Dick Tomey's legacy is reborn with Sumlin hire

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Heather | The Daily Wildcat The UA football team runs out into the stadium before the game against Houston on Sept. 9, 2017 in Tucson, Ariz.

In 1987, Dick Tomey accepted the football head coach position at the University of Arizona. At 48 years old, the Indiana native inherited one of the more promising programs in all of college football. Just one year prior, the Wildcats defeated North Carolina in the Aloha Bowl, capping off a 9-3 record and earning the school’s first postseason victory.

No one could have predicted then that Tomey would resign on his own terms 13 years later as perhaps Arizona’s all-time greatest leader.

Before being named Pac-10 Coach of the Year in 1992 and leading the Wildcats to a memorable 12-1 campaign in 1998, Tomey spent the previous 10 years away from the mainland, instilling a culture of success in the Hawaii Rainbow Warriors. 

In the summer of 1977, Tomey fit the bill for what the Rainbow Warriors were searching for in their next head coach candidate. He traded out his position as an assistant at UCLA in Westwood to take the reins nearly 3,000 miles away in a place that was just beginning to appreciate football.

Tomey’s arrival launched a new era for the Rainbow Warriors. Within three years, he transformed the program, logging back-to-back six-win seasons before cracking the Associated Press Top 20 ranking in 1981 for the first time in school history. A 17-5 record highlighted his tenure at Hawaii over the 1980-81 seasons.

The Dick Tomey-era at the University of Hawaii produced the Rainbow Warriors’ first AP first-team All-American, Al Noga, in 1981. Tomey was also awarded WAC Coach of the Year honors that same season.

When Tomey arrived in Tucson in 1987, he brought the same passion for coaching that had propelled his teams at Hawaii to new heights. He also managed to keep intact several key relationships with potential recruits, specifically in the Polynesian community.

Tomey thrived in Tucson, Arizona from the fall of 1987 until his resignation at the conclusion of the 2000 season. He finished his Pac-10 coaching career with 95 wins — most all-time at the UA — and four bowl victories. Tomey’s Wildcats reached double-digit win totals on two separate occasions and defeated the defending National Champion Nebraska Cornhuskers in the 1998 Holiday Bowl. He coached 20 All-Americans, 43 All-Pac-10 first-team selections and five first-round draft picks. His star-studded cast of defenders took the nation by storm in the mid-1990s, earning the nickname “Desert Swarm.” For all of these reasons and more, Tomey is largely considered the best football coach in Arizona school history. 

In September 2017, Tomey resurfaced in the desert, this time for seemingly unrelated news. He had published a book. Rather than giving a glimpse into his own journey, which began in Bloomington, Indiana and spread far across the mainland, Tomey chose to tell the story of his birthplace in college football: the big island. 

“Rise of the Rainbow Warriors: Ten Unforgettable Years of University of Hawaii Football” is Tomey’s recollection of his time spent leading a group of men that proudly carried the banner of the Rainbow Warriors. He looks back on his first, and last, moments at the University of Hawaii and all of the changes that occurred in between. Tomey reminds us there is so much more to life than just playing football.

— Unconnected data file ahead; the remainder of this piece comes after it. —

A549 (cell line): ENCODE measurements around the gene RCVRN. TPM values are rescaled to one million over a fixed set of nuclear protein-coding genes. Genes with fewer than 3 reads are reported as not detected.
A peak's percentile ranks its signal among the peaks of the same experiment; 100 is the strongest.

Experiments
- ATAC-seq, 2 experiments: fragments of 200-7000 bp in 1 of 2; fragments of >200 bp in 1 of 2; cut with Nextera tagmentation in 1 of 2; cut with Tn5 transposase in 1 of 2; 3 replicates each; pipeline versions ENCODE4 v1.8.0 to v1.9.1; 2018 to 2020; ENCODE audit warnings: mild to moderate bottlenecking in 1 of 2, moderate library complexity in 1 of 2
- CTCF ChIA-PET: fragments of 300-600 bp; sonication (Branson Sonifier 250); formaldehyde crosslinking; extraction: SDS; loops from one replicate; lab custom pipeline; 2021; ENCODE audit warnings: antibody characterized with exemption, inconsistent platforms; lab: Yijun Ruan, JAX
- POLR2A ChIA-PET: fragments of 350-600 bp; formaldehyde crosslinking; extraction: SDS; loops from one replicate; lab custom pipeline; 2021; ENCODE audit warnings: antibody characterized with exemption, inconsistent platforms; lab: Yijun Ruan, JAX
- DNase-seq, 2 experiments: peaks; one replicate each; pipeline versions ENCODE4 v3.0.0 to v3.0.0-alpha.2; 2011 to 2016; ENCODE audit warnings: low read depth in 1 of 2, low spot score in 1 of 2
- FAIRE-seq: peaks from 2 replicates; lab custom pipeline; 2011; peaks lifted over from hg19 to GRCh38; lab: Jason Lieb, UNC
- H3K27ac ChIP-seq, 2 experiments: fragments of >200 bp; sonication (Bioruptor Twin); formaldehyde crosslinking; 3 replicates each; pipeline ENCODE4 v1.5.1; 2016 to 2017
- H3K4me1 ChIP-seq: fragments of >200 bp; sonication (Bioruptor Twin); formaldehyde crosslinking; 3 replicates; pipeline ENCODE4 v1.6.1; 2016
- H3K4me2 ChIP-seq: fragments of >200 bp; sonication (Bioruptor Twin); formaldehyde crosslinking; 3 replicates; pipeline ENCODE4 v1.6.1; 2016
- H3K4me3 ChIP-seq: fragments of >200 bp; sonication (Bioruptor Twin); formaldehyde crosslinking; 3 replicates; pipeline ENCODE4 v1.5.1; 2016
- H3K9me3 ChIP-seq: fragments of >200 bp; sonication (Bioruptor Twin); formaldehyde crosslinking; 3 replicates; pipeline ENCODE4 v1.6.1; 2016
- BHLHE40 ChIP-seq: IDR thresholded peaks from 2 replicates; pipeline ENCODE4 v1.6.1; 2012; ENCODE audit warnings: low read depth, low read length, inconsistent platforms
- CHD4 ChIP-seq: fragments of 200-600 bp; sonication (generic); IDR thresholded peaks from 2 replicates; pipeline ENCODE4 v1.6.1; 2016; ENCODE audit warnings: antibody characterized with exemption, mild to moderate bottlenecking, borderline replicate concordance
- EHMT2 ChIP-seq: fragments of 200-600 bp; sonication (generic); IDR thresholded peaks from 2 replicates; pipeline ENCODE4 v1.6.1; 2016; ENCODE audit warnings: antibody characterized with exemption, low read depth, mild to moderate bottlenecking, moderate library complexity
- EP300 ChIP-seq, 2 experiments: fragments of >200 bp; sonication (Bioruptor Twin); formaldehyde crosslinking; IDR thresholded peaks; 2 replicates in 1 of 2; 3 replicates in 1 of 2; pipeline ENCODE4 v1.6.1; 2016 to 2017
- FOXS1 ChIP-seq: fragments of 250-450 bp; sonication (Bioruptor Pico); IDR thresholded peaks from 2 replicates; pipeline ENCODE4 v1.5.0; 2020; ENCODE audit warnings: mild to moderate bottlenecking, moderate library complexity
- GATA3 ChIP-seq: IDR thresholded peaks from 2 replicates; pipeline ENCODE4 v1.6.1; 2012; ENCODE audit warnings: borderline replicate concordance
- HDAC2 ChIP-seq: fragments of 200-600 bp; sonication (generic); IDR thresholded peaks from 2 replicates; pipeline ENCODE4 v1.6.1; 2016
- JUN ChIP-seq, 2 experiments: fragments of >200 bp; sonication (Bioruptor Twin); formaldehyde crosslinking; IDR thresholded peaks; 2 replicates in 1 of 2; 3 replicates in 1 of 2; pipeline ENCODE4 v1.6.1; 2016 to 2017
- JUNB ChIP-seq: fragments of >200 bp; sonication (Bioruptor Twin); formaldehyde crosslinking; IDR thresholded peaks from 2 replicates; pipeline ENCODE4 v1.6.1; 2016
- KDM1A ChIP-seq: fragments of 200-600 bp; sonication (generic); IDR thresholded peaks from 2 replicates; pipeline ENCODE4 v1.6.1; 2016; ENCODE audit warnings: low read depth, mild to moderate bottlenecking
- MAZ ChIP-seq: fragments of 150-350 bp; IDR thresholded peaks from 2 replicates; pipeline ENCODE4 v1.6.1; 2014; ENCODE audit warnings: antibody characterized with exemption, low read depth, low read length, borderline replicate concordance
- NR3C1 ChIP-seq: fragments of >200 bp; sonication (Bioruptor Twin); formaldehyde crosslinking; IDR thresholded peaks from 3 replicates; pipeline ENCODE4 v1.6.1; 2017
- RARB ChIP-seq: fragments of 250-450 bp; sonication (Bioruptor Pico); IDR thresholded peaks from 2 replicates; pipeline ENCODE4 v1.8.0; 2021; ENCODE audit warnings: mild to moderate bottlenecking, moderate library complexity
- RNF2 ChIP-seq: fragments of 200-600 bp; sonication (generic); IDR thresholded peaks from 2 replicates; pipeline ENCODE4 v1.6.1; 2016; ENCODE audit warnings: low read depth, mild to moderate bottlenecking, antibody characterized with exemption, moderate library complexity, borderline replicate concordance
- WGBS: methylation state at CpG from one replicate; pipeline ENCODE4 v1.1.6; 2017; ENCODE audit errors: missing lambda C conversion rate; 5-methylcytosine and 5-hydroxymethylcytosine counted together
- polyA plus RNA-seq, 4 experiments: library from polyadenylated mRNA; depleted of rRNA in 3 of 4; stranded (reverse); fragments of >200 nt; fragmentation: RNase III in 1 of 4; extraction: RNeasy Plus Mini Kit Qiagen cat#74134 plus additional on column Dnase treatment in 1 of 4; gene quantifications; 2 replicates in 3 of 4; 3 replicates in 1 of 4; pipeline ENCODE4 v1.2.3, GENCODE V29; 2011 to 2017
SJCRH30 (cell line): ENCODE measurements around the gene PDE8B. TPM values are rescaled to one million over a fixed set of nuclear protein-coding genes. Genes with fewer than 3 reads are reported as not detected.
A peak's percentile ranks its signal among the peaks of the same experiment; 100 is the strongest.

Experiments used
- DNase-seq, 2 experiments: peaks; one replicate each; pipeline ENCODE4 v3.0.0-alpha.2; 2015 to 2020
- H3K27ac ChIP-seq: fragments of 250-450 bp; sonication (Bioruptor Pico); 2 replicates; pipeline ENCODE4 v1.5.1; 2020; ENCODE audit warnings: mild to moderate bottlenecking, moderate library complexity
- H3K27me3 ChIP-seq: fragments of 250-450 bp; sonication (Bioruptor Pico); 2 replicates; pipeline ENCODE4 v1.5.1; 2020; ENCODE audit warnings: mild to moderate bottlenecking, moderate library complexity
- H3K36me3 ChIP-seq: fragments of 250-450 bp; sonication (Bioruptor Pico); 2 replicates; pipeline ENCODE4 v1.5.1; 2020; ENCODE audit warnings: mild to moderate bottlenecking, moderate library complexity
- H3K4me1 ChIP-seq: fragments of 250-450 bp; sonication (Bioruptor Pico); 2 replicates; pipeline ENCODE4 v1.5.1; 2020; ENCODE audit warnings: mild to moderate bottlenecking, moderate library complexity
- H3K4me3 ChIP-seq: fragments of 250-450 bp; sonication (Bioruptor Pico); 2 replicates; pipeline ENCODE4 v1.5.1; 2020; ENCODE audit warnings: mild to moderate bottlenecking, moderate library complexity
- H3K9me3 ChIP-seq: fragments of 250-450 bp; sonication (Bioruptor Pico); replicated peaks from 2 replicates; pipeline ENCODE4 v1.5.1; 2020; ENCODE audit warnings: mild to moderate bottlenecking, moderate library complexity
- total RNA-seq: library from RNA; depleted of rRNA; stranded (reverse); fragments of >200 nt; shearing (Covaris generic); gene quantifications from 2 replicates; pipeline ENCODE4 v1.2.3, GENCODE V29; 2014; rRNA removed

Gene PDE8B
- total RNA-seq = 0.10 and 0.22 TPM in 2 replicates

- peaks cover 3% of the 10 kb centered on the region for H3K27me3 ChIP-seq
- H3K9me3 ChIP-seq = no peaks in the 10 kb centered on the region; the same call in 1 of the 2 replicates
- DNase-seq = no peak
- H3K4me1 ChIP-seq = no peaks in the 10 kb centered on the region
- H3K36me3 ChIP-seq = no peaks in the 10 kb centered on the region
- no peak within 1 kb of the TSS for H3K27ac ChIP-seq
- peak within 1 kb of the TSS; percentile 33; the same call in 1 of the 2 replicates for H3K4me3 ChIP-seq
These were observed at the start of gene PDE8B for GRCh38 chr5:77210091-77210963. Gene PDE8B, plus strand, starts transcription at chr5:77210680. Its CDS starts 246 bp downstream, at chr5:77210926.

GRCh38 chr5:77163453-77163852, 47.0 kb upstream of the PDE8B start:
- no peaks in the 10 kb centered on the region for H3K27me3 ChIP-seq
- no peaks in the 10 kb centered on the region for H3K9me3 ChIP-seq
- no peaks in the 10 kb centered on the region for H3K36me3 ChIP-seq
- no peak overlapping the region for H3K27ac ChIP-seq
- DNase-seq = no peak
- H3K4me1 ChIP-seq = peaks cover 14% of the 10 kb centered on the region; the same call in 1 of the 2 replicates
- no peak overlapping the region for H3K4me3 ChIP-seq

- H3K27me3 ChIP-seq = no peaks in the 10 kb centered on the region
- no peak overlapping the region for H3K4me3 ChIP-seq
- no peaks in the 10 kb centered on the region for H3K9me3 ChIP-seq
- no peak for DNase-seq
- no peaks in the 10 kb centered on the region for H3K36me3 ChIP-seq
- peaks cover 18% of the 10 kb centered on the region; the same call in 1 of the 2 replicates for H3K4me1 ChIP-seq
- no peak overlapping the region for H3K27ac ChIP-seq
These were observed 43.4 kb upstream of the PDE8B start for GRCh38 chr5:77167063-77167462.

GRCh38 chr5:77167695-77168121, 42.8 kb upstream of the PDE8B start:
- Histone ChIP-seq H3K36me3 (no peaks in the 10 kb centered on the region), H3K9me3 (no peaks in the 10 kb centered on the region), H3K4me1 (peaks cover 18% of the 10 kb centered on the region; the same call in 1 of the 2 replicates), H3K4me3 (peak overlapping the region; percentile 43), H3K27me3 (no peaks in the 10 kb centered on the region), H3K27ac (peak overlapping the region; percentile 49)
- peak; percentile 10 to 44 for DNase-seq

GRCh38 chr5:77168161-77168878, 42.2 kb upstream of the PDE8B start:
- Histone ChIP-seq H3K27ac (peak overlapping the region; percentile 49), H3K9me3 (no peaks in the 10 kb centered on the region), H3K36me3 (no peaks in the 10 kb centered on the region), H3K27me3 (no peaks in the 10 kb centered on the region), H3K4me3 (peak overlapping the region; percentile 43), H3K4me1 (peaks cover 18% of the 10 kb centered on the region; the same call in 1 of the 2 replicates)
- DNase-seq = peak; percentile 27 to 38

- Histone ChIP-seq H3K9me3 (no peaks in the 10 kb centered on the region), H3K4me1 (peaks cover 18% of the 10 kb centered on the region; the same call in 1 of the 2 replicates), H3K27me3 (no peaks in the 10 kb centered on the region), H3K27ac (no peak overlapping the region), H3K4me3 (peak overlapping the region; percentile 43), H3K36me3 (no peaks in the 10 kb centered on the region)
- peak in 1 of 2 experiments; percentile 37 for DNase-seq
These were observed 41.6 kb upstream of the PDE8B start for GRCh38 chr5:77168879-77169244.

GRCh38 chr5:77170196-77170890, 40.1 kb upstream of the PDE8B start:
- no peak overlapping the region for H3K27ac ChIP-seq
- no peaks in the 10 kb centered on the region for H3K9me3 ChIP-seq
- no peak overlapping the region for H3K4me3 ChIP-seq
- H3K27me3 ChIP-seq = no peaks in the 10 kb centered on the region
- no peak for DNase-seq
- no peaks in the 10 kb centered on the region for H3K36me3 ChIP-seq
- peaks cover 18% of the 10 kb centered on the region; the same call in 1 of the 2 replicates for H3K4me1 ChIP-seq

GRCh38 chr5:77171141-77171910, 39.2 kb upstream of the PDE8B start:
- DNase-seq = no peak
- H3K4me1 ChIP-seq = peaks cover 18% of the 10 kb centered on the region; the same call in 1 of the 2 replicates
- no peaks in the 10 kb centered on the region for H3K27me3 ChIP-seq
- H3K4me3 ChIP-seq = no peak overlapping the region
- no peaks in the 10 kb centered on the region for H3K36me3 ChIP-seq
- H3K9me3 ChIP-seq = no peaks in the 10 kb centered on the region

The legacy Tomey built at the UA seems more pertinent now than ever. In the wake of the sexual harassment investigation surrounding ex-head football coach Rich Rodriguez, Arizona Director of Athletics Dave Heeke made a big-step in the right direction by hiring former Texas A&M head coach Kevin Sumlin. 

Sumlin’s celebrity impact and turnover amongst the staff yielded results almost immediately. 

For the first time since the Mike Stoops era, the Wildcats have aggressively attacked the Polynesian pipeline. Contrary to the recruiting efforts of Rodriguez and his position coaches, Arizona seems to be once again focusing on acquiring a slew of American Samoan prospects. 

Within a month of his arrival, Sumlin and his staff had extended offers to several of the top Polynesian playmakers. A familiar name around Tucson happened to be communicating with the Wildcats’ new head coach.

Although Tomey wasn’t seen back at his old stomping grounds when Sumlin was formally introduced as Arizona’s new head coach in January (he was most likely paddle boarding in Hawaii.), Sumlin still managed to reach out to Tomey. Wisely, the two discussed the nature of the program and Tomey’s own experiences recruiting from the desert. Sumlin said they’ve known each other for quite some time, but until now he hadn’t longed for Tomey’s advice.

Both Wildcat head coaches, new and old — one the winningest in UA history and the other just now getting used to the warm winters in Tucson — agreed on one thing: This is a place where championships can be won. 

As long as Tomey’s influence continues to speak to Sumlin, even from 3,000 miles away, the future of Arizona football is looking up. 

On March 10–11, Tomey will return to Tucson to take part in the Tucson Festival of Books, where he will share his insights about his book “Rise of the Rainbow Warriors: Ten Unforgettable Years of University of Hawaii Football.”


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